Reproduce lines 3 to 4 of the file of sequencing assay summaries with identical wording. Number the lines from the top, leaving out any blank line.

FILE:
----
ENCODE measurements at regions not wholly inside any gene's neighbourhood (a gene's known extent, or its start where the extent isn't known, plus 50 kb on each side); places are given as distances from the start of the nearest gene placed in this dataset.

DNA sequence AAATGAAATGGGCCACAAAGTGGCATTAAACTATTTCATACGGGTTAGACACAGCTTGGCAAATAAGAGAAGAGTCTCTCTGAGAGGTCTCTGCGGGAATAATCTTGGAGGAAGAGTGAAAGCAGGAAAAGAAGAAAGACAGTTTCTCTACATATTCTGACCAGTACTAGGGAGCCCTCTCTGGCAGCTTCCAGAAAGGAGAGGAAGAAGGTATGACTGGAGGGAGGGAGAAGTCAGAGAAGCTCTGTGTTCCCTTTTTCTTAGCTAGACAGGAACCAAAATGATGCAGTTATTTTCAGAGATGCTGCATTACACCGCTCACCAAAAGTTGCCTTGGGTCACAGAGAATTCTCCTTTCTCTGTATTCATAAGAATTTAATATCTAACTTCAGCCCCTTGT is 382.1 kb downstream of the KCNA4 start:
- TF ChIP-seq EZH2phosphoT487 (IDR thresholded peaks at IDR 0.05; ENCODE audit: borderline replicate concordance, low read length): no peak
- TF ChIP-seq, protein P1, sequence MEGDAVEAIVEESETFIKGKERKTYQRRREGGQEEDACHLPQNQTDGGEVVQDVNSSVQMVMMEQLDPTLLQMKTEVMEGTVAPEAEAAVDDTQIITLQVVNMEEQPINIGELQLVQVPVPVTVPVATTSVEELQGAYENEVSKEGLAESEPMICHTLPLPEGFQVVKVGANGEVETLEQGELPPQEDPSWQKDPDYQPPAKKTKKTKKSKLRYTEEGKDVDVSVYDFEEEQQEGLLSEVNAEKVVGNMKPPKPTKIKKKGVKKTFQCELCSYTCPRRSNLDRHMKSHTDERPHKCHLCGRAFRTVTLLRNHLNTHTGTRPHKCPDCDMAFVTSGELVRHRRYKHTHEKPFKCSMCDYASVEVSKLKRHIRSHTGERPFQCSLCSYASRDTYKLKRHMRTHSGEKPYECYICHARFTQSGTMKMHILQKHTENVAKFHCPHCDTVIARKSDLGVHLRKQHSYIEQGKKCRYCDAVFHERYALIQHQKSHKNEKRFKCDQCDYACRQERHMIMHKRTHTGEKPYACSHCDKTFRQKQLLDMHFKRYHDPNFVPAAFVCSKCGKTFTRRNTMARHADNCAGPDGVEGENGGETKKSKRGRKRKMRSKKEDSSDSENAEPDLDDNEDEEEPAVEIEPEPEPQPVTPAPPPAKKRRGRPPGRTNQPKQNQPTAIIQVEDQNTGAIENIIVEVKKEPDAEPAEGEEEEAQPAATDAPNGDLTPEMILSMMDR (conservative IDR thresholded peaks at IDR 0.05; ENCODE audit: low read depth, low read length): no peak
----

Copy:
- TF ChIP-seq EZH2phosphoT487 (IDR thresholded peaks at IDR 0.05; ENCODE audit: borderline replicate concordance, low read length): no peak
- TF ChIP-seq, protein P1, sequence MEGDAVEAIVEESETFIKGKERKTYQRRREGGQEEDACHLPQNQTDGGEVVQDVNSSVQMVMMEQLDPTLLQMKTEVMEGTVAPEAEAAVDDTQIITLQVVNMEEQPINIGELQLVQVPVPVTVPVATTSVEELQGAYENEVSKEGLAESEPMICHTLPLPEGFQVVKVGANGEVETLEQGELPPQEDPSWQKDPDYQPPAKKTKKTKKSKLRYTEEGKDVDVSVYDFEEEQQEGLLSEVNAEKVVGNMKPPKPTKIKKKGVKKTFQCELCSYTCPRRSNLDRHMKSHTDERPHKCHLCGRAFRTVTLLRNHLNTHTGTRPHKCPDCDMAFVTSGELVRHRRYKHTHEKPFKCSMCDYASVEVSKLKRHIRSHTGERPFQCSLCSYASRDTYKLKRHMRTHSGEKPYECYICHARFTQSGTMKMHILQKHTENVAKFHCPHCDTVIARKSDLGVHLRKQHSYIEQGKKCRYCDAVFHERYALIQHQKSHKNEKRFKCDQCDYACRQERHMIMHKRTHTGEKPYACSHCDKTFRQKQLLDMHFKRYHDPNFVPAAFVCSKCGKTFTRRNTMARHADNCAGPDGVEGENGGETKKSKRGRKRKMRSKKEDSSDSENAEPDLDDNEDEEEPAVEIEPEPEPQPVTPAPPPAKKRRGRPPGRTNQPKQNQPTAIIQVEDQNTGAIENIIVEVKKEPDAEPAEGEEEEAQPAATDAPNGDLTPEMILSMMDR (conservative IDR thresholded peaks at IDR 0.05; ENCODE audit: low read depth, low read length): no peak